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Thread: New video, image and audio codecs you might not be aware of

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    New or upcoming video, image and audio codecs you might not be aware of

    VIDEO:

    You are probably aware of VP9 and h265 but did you know that the alliance for open media (AOM) will be ratifying the successor to VP9 called AV1 in January? It will offer ~30% improvement over VP9 and around 20% better than x265 and will be patent-free. Hardware decoders will be available ~12 months afterwards, youtube, netflix, facebook etc will be adopting it.

    AUDIO:

    You are probably aware of Opus, the patent-free audio codec that offers good or great compression from 6-512kbps. Did you know that xHE-AAC was released a while back and uses the USAC algorithm, it offers the best compression for 16-64kbps audio and support for it has been added to the DRM+ digital radio broadcast standard.
    Did you know that EVS (Enhanced voice services) is a new patented audio codec that is the best for phone calls, it was ratified 3yrs ago and support has been added in iphone8, iphone8 plus and iphone x. This works for voice-over-lte calls, wifi calls and also voip landline phones too once landline voip phones start rolling out.

    IMAGE:

    You are probably aware that WebP is a decent image codec that was released a few years ago. Did you know that some google employees are creating PIK, which offers 55% performance improvement currently and will be finalised when it reaches 65%?
    Did you know that the Jpeg Alliance has announced they are creating JPEG-XL a patent-free successor (base profile only, other profiles paid) to jpeg that will offer 60%+ better compression and will be ratified in 2020/2021?
    Did you know that the Alliance for Open Media (AOM), the creators of the upcoming AV1 video codec will be creating a new image codec called AVIF, likely using AV1 as the backend. It is likely that Google's PIK will be incorporated into AVIF like how the development version of the VP10 codec was incorporated into AV1.
    Did you know HEIF was ratified a while back and was added in ios11 ~1month ago and offers 50% better compression than jpeg, it uses h265 as the backend.
    Last edited by spaceship9876; 29th November 2017 at 23:23.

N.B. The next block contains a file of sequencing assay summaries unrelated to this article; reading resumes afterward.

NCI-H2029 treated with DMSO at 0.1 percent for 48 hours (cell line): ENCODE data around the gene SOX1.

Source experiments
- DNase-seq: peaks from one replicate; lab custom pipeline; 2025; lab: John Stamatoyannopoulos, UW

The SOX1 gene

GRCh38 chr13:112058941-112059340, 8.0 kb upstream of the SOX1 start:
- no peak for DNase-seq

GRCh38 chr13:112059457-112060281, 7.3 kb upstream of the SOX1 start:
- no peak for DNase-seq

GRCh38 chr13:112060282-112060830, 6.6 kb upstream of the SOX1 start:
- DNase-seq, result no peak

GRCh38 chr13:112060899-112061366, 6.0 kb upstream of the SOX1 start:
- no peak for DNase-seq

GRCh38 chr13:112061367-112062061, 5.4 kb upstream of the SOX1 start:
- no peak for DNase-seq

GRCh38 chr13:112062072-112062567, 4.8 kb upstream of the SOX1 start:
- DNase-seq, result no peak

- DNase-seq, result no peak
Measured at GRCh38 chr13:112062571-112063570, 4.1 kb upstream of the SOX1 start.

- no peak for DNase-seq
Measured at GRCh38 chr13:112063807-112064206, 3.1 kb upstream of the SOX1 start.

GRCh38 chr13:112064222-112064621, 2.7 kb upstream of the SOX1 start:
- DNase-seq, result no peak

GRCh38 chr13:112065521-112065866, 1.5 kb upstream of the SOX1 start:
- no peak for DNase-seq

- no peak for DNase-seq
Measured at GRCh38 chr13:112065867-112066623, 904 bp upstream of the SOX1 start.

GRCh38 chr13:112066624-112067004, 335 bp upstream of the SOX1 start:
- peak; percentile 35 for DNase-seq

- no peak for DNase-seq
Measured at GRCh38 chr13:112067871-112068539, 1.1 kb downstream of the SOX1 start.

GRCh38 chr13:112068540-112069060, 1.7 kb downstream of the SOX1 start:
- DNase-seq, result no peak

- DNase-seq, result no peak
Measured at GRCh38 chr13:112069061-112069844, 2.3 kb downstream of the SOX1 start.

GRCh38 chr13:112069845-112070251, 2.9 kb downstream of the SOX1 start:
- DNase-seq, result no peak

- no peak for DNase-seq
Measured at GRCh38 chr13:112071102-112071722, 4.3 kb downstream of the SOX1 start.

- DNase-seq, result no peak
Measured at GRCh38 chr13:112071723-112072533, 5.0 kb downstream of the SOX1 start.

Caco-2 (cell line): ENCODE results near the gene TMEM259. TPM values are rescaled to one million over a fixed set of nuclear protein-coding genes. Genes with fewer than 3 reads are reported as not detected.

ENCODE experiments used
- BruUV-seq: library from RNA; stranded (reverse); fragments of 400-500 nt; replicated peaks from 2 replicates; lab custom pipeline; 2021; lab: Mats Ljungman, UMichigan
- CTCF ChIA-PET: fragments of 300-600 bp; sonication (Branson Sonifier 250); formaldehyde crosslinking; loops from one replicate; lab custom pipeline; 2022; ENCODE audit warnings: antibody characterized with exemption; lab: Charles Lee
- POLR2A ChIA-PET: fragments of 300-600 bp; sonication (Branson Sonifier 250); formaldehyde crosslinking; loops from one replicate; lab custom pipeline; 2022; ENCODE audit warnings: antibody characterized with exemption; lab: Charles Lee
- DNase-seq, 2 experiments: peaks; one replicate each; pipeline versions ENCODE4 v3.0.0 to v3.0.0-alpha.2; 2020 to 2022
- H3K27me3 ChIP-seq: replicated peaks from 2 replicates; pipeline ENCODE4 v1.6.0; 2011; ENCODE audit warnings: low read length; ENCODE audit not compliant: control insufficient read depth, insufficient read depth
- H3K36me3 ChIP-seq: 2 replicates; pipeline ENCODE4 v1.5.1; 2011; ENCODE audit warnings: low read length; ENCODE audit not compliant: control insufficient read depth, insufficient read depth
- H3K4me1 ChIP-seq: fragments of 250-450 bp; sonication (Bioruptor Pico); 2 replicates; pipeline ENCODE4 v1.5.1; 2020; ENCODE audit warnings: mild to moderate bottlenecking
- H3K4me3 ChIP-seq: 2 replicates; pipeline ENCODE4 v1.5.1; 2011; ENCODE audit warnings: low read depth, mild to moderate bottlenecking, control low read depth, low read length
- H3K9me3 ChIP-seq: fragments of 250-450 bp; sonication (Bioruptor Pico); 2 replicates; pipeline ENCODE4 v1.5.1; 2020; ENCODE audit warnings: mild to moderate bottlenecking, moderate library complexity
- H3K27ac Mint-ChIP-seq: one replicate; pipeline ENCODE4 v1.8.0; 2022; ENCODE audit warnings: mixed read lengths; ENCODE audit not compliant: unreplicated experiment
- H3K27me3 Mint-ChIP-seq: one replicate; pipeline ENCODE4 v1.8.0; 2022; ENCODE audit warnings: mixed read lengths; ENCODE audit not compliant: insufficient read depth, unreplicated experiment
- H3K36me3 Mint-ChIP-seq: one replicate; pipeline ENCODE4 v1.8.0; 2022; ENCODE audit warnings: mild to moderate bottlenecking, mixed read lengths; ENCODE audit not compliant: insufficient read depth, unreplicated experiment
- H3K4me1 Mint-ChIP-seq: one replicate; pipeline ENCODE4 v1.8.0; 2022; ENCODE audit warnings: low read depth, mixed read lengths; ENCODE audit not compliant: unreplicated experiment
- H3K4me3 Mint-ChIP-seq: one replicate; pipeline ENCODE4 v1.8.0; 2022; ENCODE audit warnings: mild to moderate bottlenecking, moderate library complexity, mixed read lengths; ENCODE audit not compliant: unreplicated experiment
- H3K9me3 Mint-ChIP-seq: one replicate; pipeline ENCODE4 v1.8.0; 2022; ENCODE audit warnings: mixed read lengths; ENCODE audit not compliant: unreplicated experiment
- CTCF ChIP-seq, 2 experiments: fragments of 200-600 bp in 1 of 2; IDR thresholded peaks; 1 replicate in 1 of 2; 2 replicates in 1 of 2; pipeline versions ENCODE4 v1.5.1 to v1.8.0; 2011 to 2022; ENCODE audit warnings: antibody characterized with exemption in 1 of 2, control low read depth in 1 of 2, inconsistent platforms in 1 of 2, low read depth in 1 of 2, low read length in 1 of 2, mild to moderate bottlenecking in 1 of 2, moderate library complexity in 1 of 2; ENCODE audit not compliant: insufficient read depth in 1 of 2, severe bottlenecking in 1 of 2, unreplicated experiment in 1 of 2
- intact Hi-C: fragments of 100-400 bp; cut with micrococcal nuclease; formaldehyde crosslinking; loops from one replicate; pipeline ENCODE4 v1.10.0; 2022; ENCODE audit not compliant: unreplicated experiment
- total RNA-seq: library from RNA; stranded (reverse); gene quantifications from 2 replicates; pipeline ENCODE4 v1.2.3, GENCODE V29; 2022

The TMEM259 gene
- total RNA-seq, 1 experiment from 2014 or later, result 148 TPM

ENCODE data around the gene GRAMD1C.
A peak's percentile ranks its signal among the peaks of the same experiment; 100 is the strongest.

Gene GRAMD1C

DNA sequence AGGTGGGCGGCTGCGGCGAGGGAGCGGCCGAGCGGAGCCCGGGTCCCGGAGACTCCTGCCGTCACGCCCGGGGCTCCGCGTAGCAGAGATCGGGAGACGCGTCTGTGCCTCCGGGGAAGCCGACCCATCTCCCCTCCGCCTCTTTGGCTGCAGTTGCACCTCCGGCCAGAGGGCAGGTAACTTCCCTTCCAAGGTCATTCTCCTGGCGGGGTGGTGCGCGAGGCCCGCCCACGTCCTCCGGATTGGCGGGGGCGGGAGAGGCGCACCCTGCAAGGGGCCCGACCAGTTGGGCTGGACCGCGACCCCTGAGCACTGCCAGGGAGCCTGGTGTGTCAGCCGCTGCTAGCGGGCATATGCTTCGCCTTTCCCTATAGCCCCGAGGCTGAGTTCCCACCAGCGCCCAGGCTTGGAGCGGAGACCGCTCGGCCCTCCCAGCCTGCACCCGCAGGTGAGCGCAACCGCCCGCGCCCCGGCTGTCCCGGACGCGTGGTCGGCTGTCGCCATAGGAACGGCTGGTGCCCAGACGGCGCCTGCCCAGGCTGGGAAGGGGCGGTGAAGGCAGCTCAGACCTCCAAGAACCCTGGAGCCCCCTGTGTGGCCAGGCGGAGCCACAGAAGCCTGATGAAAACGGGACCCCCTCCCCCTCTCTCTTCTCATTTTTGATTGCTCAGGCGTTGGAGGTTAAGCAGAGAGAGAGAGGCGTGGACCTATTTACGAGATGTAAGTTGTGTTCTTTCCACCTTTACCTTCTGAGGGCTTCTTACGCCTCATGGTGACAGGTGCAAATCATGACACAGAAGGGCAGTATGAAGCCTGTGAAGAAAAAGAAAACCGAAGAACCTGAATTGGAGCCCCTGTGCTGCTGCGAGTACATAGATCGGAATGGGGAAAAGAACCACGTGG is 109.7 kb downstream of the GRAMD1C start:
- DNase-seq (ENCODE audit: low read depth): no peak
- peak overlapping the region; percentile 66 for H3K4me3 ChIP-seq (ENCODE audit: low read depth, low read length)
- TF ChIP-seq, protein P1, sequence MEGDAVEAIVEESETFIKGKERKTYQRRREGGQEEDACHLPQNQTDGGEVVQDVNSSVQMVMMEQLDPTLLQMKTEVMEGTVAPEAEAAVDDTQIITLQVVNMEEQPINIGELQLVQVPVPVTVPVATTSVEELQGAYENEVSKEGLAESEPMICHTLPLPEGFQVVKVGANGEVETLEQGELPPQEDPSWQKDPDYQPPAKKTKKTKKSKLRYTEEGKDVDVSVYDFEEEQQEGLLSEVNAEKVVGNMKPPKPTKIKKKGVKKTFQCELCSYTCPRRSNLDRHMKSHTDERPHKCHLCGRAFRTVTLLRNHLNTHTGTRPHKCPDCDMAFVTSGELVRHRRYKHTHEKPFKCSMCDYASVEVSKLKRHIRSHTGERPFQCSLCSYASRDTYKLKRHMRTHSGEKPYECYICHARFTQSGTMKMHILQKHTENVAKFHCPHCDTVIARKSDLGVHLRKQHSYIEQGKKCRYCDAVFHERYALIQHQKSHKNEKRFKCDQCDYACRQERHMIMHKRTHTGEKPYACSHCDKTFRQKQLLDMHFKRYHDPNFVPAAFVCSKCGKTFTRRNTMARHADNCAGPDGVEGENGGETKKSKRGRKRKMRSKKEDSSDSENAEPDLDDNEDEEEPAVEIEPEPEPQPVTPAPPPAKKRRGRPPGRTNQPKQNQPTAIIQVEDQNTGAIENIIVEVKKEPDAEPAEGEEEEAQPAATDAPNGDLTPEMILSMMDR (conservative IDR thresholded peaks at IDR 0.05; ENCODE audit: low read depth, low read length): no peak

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    Did you know that xhe-aac was released a while back and uses the USAC algorithm, it offers the best compression for 16-64kbps audio and support for it has been added to the DRM+ digital radio broadcast standard.
    What a coincidence, I've been trying to find an encoder/decoder for xHE-AAC.Does anyone have this?

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    Quote Originally Posted by comp1 View Post
    Does anyone have this?
    There are no free implementations of the xHE-AAC codec, afaik. You even have to pay for the specifiction of the format. It's heavly patented.
    xHE-AAC is not backwards compatible to HE-AAC. The arrangement of data is different. (some improvements: better SBR, better PS, better entropy coding, AMR-WB speech codec for low bitrates)
    Intended for bitrates between 16 and 64 kbit/s. No advantage or benefit for bitrates > 64 kbit/s.

    Use opus codec instead.

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    @Winnie - I'm only interested in extremely low bitrates, 12-24kbps, and HE-AACv2 is better than Opus at those bitrates. I am only interested in xHE-AAC. Thanks.

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    Quote Originally Posted by spaceship9876 View Post

    Did you know that the Alliance for Open Media (AOM), the creators of the upcoming AV1 video codec will be creating a new image codec called AVIF, likely using AV1 as the backend. It is likely that Google's PIK will be incorporated into AVIF like how the development version of the VP10 codec was incorporated into AV1.

    Did you know HEIF was ratified a while back and was added in ios11 ~1month ago and offers 50% better compression than jpeg, it uses h265 as the backend.
    1. I'm confident AVIF will use AV1 I-Frame (like WebP uses VP8 I-Frame) and I guess in the end it will only be HEIF with AV1.

    2. HEIF is codec agnostic, h265 is used by Apple, but it also supports h264 or jpeg too, and in the future could support AV1. Generally, I have mixed feeling about the approach of HEIF, it's "just" a over-engineered container for images.

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    Quote Originally Posted by quikee View Post